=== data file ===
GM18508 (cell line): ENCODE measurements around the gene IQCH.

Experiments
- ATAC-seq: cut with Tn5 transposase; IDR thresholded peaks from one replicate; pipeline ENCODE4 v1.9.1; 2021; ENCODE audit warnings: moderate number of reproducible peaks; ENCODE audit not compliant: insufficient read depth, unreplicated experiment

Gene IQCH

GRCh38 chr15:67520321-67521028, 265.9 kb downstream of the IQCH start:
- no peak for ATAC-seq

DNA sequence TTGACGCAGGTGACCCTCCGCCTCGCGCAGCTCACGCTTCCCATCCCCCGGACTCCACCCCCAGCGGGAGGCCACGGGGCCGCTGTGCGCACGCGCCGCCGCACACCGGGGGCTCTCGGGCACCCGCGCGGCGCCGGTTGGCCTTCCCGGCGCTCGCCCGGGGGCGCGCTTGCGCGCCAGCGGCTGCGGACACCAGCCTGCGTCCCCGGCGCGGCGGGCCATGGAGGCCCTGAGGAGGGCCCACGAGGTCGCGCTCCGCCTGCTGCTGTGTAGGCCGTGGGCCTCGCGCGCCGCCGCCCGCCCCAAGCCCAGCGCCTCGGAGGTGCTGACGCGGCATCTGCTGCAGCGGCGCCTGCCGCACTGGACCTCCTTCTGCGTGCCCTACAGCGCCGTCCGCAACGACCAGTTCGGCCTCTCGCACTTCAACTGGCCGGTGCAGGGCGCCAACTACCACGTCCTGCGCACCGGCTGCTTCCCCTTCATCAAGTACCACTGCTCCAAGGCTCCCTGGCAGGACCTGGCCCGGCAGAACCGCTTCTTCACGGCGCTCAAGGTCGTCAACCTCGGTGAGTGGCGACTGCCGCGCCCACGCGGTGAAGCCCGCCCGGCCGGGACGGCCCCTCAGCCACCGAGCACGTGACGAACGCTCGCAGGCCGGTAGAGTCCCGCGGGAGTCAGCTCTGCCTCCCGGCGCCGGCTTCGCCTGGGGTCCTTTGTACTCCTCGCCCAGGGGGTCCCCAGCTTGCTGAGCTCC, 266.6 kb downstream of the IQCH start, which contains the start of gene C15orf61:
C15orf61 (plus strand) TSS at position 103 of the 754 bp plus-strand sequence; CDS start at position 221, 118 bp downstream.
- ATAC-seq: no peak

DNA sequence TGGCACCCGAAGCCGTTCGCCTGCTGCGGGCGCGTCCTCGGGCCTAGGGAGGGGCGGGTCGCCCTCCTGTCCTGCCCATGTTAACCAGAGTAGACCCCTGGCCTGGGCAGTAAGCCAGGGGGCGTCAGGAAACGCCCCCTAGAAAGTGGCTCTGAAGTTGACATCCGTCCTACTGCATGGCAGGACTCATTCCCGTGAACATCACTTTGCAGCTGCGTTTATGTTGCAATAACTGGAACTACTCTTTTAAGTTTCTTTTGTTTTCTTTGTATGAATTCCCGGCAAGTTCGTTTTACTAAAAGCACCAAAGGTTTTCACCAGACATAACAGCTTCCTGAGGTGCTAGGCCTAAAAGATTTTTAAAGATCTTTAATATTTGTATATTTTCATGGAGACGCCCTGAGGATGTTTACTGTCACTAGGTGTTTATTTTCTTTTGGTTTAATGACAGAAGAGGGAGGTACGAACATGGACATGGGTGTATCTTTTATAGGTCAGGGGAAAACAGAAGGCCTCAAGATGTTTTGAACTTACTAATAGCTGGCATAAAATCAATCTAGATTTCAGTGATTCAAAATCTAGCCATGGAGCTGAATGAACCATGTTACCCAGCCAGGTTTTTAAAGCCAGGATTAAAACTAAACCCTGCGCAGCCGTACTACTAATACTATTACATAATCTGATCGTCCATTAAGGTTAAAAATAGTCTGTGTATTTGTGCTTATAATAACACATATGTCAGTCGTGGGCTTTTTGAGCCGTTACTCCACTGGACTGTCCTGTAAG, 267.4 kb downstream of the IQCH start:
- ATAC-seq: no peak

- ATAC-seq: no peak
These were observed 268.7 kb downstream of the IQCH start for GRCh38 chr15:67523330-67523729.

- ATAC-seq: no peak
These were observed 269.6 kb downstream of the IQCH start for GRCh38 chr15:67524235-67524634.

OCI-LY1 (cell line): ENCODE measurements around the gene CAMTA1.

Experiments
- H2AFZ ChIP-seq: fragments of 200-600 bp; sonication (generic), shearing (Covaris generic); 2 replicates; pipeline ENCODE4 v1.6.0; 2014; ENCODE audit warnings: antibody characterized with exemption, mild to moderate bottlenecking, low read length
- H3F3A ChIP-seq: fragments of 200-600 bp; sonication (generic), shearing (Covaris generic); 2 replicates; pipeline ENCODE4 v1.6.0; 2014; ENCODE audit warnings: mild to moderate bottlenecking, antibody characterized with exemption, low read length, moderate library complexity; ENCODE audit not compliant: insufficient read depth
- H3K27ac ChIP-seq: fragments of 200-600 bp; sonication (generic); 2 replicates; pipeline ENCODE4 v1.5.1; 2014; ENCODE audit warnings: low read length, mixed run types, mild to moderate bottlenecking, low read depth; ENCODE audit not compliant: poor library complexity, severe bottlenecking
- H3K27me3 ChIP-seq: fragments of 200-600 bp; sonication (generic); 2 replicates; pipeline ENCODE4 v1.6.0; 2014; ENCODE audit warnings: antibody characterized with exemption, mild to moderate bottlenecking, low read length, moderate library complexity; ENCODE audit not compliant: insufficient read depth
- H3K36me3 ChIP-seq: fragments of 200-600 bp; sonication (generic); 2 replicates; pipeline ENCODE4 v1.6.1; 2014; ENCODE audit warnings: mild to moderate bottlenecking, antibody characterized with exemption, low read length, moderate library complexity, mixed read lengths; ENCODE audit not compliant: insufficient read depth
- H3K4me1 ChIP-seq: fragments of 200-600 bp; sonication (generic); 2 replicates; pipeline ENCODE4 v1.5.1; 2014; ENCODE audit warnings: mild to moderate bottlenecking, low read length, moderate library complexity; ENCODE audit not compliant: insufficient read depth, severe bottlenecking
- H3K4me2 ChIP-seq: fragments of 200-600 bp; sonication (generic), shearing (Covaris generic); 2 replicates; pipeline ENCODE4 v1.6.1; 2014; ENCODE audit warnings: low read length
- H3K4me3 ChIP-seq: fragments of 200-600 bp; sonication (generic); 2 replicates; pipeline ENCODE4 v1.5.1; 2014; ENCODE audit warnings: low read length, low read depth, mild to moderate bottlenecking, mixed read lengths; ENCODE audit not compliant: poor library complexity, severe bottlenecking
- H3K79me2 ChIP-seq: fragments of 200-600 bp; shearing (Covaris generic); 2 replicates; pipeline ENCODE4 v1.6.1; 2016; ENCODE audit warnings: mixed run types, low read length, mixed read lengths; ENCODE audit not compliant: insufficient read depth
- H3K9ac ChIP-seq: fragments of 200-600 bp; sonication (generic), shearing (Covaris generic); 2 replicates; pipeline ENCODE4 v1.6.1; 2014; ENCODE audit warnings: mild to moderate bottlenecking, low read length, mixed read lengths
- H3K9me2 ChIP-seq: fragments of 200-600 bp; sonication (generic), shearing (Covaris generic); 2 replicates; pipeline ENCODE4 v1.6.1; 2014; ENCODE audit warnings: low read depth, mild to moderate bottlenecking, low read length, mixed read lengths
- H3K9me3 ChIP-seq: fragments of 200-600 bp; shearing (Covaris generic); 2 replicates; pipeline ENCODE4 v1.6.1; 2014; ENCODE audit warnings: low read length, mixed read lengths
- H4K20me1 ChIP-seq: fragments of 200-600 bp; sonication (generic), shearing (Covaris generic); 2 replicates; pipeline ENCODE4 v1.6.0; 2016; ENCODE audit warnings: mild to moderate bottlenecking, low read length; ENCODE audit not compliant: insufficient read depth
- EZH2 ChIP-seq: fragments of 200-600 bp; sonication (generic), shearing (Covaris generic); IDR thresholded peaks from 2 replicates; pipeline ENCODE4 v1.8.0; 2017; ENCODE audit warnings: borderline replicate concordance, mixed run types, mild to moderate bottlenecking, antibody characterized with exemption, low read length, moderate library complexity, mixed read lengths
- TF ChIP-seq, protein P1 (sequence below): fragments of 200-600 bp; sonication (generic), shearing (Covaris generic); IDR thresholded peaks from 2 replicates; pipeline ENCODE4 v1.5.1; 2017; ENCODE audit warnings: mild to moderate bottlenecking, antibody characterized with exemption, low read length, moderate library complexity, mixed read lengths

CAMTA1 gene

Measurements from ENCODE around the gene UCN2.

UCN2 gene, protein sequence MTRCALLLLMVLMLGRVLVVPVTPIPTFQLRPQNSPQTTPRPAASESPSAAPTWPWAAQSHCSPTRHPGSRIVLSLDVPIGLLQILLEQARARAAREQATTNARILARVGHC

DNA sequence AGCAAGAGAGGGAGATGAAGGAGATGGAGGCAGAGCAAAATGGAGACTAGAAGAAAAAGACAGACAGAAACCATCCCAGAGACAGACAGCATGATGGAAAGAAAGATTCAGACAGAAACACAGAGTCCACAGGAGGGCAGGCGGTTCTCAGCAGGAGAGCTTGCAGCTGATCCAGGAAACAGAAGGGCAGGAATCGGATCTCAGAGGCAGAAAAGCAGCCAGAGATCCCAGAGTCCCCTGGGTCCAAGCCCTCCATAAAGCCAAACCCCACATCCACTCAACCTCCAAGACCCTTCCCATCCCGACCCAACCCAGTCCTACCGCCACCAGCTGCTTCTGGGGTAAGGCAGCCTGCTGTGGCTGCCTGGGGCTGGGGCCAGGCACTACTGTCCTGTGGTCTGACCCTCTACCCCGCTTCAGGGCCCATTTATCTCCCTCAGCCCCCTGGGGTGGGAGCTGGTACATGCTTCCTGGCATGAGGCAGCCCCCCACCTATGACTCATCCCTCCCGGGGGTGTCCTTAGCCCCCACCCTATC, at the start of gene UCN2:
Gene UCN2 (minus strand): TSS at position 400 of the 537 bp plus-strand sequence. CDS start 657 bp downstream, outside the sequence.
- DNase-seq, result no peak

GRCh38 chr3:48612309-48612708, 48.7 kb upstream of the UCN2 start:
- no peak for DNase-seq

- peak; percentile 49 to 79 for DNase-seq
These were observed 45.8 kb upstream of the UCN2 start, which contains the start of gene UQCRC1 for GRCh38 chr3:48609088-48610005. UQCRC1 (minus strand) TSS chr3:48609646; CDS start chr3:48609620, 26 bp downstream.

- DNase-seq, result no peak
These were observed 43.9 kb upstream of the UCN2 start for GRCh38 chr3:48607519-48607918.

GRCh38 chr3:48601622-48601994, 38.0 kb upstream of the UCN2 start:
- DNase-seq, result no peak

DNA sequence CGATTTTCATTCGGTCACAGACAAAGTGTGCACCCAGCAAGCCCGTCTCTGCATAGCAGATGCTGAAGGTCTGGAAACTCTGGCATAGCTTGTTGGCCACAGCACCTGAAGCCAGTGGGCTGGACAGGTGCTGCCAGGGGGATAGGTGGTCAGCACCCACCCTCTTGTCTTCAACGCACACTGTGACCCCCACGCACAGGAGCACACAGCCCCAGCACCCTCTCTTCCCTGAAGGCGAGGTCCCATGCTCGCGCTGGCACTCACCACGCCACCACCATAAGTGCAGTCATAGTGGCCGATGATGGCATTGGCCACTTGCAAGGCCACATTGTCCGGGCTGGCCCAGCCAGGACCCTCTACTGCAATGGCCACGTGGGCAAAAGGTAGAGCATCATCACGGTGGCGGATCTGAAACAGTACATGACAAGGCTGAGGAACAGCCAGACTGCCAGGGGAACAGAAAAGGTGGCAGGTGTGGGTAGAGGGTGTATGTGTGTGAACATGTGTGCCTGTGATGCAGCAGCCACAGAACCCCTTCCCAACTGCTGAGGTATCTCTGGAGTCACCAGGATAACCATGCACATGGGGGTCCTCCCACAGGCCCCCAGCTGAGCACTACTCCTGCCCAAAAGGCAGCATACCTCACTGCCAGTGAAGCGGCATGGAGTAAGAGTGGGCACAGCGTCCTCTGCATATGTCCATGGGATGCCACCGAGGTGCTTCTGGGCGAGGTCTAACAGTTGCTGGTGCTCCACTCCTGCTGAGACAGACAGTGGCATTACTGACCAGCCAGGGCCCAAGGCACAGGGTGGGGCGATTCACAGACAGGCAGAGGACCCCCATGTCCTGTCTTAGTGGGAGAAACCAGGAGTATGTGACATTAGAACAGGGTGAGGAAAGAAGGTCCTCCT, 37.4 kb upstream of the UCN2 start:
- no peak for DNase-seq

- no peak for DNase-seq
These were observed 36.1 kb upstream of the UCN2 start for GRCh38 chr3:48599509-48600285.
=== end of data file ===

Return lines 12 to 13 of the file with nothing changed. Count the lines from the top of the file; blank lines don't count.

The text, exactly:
- ATAC-seq: no peak
These were observed 268.7 kb downstream of the IQCH start for GRCh38 chr15:67523330-67523729.